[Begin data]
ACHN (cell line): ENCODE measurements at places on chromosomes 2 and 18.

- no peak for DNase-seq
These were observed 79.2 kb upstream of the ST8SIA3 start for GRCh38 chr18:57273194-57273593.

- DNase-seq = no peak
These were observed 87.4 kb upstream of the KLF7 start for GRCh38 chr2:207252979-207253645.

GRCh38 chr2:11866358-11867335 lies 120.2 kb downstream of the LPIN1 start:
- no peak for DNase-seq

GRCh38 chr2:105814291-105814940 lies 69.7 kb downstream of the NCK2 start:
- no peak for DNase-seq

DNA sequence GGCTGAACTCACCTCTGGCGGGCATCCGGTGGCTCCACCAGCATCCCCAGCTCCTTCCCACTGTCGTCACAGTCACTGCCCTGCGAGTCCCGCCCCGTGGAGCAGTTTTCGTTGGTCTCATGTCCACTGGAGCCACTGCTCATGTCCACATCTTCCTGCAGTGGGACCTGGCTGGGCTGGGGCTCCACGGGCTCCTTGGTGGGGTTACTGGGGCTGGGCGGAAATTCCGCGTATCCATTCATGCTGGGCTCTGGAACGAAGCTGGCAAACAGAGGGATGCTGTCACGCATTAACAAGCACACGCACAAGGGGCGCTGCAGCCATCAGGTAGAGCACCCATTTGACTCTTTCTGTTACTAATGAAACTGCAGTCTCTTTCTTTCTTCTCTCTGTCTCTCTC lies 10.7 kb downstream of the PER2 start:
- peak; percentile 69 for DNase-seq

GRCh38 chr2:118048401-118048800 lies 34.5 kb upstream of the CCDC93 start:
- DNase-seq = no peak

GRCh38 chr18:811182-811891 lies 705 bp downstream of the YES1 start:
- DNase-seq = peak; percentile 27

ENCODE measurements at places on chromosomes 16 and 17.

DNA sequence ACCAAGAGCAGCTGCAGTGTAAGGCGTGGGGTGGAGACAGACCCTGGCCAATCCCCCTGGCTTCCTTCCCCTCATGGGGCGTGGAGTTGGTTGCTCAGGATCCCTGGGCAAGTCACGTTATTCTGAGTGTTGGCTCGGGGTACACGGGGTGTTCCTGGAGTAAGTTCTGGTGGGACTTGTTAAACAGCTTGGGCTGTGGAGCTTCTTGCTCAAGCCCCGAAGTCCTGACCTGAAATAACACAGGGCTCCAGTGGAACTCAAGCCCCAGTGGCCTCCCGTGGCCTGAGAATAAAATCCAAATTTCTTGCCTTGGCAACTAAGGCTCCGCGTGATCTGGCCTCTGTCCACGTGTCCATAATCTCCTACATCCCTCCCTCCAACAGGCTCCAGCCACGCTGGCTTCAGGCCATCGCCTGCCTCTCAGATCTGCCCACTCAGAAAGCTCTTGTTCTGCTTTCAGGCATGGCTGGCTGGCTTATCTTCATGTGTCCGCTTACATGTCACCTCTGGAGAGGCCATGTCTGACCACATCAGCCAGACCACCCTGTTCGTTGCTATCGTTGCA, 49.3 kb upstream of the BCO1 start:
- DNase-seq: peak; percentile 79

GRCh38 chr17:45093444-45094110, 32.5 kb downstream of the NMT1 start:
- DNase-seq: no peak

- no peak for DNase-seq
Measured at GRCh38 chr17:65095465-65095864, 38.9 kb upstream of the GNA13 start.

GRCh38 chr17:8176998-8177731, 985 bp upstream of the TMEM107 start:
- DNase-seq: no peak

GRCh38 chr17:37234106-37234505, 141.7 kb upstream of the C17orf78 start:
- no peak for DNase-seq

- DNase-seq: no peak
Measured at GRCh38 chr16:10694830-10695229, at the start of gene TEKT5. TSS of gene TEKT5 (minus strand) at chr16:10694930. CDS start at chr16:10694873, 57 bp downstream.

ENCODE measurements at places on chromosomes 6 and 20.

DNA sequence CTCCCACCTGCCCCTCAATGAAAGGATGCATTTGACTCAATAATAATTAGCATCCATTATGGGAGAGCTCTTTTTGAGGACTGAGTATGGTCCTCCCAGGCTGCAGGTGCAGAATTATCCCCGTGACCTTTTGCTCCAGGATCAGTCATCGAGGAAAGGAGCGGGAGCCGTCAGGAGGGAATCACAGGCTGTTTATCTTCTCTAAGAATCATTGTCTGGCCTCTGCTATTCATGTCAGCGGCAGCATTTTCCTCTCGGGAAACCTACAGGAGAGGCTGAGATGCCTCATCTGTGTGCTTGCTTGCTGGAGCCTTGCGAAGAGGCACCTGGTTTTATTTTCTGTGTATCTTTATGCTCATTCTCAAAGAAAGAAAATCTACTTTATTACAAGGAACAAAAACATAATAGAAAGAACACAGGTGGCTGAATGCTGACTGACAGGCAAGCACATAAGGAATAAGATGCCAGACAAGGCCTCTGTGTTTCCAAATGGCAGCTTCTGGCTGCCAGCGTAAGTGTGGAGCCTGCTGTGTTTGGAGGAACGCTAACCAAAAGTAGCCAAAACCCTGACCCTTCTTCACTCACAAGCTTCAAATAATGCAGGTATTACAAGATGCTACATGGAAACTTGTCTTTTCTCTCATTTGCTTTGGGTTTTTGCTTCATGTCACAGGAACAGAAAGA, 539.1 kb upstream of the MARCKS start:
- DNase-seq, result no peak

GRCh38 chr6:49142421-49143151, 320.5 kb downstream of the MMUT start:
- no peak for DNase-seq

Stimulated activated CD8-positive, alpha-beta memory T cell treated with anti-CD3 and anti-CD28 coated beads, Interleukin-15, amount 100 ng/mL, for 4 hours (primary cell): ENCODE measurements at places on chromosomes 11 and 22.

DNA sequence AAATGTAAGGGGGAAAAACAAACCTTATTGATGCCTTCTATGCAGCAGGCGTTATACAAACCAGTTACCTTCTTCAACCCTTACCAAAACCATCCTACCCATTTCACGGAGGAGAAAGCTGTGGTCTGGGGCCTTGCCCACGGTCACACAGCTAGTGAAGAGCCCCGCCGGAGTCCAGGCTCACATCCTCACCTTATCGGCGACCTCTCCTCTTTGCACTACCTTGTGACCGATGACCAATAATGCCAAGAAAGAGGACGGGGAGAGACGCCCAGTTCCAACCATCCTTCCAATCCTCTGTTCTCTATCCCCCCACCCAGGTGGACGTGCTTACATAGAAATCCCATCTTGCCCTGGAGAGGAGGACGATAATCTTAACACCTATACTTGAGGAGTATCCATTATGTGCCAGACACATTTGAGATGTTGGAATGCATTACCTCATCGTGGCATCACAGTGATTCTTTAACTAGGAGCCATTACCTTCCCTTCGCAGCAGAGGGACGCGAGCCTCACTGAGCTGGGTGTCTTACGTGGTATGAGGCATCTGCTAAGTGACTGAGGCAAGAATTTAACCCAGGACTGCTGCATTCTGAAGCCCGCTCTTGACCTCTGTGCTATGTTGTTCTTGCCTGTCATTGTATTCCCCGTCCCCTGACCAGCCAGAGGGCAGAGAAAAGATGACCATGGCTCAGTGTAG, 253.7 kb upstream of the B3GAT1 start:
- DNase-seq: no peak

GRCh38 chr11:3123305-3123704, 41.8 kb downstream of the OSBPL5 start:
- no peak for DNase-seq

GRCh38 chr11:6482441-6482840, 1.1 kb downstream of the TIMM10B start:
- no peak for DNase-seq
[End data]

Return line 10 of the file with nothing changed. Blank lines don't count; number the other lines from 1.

DNA sequence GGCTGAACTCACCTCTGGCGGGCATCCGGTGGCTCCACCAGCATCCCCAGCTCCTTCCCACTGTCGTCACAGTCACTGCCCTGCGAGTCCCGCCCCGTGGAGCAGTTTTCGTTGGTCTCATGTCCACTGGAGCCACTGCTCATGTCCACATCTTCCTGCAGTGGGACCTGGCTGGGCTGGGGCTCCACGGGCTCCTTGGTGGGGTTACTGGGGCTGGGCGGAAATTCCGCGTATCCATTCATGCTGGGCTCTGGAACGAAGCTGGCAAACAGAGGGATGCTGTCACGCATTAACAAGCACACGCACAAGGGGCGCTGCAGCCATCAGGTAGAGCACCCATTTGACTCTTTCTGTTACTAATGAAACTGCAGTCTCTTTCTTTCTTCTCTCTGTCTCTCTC lies 10.7 kb downstream of the PER2 start: